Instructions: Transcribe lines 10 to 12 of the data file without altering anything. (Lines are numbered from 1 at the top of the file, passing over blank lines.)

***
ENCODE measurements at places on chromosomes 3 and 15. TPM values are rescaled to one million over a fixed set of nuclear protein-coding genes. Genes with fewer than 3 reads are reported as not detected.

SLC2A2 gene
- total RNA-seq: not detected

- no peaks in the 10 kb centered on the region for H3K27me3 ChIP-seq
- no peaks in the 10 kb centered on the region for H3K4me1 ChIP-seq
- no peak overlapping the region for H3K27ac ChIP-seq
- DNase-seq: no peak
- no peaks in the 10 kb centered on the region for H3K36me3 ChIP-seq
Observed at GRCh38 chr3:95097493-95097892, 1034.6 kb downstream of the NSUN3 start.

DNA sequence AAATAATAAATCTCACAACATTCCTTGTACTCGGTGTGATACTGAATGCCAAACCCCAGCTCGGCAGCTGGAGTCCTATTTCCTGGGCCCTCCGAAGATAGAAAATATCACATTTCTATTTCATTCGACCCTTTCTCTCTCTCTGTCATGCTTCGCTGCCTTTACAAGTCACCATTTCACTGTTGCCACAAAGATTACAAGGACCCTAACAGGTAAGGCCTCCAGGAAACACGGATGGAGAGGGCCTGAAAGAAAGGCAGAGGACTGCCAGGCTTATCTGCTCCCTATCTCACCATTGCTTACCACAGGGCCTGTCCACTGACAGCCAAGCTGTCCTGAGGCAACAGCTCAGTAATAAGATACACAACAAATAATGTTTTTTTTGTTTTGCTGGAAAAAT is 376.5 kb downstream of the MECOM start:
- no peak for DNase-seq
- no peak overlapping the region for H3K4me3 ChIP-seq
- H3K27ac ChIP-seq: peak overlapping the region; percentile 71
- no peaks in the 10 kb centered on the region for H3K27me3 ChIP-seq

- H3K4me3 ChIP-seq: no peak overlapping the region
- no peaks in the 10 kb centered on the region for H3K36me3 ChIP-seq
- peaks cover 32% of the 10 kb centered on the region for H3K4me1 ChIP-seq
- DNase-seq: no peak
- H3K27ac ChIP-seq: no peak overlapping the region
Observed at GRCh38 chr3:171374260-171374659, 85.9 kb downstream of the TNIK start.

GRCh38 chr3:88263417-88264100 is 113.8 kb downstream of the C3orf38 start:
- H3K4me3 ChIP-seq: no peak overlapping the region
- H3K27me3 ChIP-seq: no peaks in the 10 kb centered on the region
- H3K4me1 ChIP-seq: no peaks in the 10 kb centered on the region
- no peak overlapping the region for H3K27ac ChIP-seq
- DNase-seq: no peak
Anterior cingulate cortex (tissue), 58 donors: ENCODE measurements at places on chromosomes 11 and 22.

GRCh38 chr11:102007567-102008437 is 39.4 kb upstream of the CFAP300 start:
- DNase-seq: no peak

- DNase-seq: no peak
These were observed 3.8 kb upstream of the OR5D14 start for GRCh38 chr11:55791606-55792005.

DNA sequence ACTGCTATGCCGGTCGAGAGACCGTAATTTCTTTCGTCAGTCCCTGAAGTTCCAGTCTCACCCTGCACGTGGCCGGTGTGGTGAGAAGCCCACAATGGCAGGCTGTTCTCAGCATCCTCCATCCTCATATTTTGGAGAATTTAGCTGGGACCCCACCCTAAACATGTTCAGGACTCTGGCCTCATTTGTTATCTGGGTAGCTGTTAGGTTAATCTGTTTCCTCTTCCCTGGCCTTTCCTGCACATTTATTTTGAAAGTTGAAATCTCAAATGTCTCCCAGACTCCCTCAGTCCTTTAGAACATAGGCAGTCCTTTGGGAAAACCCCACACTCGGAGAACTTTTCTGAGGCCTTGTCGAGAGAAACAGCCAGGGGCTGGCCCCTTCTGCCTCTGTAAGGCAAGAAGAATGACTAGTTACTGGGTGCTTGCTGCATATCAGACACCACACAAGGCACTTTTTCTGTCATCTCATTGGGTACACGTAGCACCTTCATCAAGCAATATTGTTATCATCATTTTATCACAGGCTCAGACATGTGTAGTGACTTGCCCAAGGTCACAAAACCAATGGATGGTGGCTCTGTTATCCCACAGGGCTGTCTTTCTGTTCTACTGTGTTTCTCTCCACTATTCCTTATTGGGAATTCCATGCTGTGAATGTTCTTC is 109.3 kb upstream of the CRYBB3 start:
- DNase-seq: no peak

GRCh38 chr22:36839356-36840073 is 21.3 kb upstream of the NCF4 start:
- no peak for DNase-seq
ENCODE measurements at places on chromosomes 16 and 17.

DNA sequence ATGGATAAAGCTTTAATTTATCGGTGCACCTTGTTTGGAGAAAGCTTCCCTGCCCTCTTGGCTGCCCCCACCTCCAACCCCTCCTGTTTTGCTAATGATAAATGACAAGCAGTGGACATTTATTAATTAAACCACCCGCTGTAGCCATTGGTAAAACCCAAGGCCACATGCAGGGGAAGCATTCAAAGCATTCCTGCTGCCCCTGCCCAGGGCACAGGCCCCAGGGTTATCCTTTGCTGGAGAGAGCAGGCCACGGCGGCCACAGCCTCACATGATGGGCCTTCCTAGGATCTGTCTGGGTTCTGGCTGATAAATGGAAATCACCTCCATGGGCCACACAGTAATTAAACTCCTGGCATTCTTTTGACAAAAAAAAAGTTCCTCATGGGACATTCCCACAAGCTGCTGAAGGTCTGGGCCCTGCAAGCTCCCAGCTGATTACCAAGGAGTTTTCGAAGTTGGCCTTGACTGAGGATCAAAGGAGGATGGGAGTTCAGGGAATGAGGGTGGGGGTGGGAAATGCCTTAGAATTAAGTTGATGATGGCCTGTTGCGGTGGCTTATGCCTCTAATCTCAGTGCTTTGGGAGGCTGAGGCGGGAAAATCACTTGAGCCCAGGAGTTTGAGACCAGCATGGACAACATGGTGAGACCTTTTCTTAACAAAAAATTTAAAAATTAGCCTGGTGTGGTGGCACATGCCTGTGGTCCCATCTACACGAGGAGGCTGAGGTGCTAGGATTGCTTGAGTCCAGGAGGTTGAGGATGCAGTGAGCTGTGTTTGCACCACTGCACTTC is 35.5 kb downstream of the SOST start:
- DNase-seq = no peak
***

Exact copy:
DNA sequence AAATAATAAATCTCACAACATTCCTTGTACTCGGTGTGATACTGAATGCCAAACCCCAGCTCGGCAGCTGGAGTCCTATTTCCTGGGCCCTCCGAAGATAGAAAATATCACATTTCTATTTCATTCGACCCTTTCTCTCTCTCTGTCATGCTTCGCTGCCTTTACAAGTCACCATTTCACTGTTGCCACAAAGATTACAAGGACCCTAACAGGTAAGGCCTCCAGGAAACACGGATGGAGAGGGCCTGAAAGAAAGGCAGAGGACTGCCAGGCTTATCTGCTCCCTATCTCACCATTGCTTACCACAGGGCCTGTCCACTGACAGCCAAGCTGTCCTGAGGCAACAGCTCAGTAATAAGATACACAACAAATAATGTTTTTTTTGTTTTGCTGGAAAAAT is 376.5 kb downstream of the MECOM start:
- no peak for DNase-seq
- no peak overlapping the region for H3K4me3 ChIP-seq